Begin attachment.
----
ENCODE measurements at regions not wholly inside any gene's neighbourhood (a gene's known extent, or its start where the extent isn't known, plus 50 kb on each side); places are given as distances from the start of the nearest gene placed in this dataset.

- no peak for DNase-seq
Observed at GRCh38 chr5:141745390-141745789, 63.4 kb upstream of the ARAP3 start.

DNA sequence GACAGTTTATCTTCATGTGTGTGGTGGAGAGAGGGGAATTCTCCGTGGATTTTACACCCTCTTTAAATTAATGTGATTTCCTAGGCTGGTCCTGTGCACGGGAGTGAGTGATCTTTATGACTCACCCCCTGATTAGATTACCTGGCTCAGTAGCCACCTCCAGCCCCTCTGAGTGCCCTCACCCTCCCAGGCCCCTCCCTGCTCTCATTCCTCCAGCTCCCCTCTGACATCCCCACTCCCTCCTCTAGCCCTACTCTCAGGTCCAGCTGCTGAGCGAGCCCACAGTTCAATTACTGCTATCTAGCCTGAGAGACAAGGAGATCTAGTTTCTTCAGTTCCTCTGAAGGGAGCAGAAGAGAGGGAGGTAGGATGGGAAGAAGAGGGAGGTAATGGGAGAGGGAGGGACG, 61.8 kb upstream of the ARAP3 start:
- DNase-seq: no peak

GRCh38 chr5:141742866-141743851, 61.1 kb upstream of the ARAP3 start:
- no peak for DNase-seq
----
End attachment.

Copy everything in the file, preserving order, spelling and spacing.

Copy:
ENCODE measurements at regions not wholly inside any gene's neighbourhood (a gene's known extent, or its start where the extent isn't known, plus 50 kb on each side); places are given as distances from the start of the nearest gene placed in this dataset.

- no peak for DNase-seq
Observed at GRCh38 chr5:141745390-141745789, 63.4 kb upstream of the ARAP3 start.

DNA sequence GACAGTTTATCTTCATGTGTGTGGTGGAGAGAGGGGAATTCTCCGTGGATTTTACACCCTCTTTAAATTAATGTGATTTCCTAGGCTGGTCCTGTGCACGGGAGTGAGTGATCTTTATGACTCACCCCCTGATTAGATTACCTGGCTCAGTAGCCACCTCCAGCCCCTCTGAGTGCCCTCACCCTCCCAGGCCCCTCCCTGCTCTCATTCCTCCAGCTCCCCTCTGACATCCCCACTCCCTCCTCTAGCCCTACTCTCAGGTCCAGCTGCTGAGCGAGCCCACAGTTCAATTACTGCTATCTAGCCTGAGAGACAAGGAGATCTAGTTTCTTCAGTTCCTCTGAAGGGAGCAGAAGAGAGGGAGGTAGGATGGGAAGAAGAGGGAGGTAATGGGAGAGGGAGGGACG, 61.8 kb upstream of the ARAP3 start:
- DNase-seq: no peak

GRCh38 chr5:141742866-141743851, 61.1 kb upstream of the ARAP3 start:
- no peak for DNase-seq